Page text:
March is mid-way through the term, and the kids will be just back from a week off. You’re halfway through your year, so how is your target looking? It might be the time to pounce for fundraisers to keep you on track. From the Chelsea Flower show to the London Marathon – max out on March’s cultural events and host your own versions closer to home.
Easter – sell Easter eggs. Sound too simple? Jazz it up if you can – why not try an Easter Egg decorating competition? Get the Head Teacher to dress up as the Easter Bunny, offering a lucky dip for £2; or you could host a competition featuring healthy alternatives to Easter treats. You could really run with this, get a local vegan business in to run a healthy treats session for parents – ask if they’ll do it for free but charge £10 to attend.
Have any of your parents got a spot in the London Marathon? Why not see if they will fundraise for you? Start putting feelers out for this as soon as possible.
It’s end of year review and bonus season. If you are seasoned at the game of fundraising and you’re good at getting some big earners involved, why not sound them out for a bigger donation when their bonus comes in?
Step into Summer – June and July
With the weather improving, outdoor activities are much more viable as options. Why not hire fete games and run a summer fair? Invite the whole community – pupils, parents and neighbours alike. Think about how you could increase earnings. Ticketing is an obvious answer, but you could go one further. Pair it up with a raffle of donated prizes, let the kids pay to sponge a teacher (with the better weather, said teacher might not mind so much!), sell food and drink.
With the school year coming to a close, your Year 6 leavers pose a great opportunity for fundraising. Is there a way you could make money from the leavers ball? Perhaps you make some memory and message books and sell them to the leavers. Get a professional photographer in to take some great and inventive photos of the students, then frame them nicely and sell to parents – they’ll love it!
With a much better chance of a sunny day, why not plan a school barbecue? You could run it after school, so that parents arriving to pick up their kids would almost certainly get involved and stop by for a burger. You could make loads of money by selling cheap-to-purchase extras. Could you get huge packs of juice cartons and sell them for several times their cost?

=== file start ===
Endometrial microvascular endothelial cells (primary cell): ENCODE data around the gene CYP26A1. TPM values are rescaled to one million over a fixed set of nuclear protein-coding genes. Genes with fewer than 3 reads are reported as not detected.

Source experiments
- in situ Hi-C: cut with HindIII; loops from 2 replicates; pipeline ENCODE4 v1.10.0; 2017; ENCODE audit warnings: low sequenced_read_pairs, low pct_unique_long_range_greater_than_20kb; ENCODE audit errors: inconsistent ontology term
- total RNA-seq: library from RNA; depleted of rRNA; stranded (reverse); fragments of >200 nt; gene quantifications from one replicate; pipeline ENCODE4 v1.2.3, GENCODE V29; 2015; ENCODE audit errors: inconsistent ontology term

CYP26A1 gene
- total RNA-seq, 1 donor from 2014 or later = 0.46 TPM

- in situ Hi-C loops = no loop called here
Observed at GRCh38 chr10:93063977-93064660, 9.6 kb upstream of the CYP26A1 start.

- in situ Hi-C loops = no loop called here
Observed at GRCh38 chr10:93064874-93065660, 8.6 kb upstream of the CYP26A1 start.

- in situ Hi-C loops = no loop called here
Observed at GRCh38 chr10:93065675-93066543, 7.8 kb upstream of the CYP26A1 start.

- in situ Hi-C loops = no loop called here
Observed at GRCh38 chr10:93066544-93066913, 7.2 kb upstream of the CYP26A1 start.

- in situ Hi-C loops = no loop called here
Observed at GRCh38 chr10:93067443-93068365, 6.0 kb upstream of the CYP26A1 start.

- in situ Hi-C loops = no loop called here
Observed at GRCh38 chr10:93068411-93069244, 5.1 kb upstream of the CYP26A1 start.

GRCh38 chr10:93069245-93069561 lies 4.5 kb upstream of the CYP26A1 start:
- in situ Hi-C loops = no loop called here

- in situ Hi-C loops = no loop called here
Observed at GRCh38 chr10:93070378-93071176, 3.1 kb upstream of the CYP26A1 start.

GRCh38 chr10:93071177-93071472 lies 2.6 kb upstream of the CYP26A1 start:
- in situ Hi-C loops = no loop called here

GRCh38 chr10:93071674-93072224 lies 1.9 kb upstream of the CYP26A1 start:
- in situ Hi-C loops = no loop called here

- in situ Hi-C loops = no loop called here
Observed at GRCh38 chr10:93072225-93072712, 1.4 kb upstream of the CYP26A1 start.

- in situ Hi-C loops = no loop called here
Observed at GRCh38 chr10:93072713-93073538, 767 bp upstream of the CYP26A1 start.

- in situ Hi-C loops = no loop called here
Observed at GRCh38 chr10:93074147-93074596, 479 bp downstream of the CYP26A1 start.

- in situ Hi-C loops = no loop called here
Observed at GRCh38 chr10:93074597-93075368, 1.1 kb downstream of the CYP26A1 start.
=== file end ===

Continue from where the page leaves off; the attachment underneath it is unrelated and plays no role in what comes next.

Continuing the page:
Summer is a great time to throw a food festival. There should be plenty of local vendors and businesses up for getting involved, or parents who fancy having a go at making their own fare. While the stallholders will make their own profits, you could ask for a donation from them, charge for tickets (it helps if you offer something with these, such as a snack or glass of bubbly on arrival) or hold a raffle. Perhaps the raffle prizes could be vouchers donated by the businesses and stall holders involved?
Over the summer holidays, the pupils are bound to have plenty of time on their hands. Why not send them off with a charity challenge? It’ll help keep them occupied and gives them a goal to focus on while away from the classroom.
The months of June and July are primetime for major sporting events. What’s happening this year? Are the Olympics on, the Football World Cup, the Euros? Capitalise on them by holding screenings, where you could sell tickets, food and drink. Could you follow it with your own mini-tournament in their image? Why not invite everyone from the local community to enter and compete for prizes?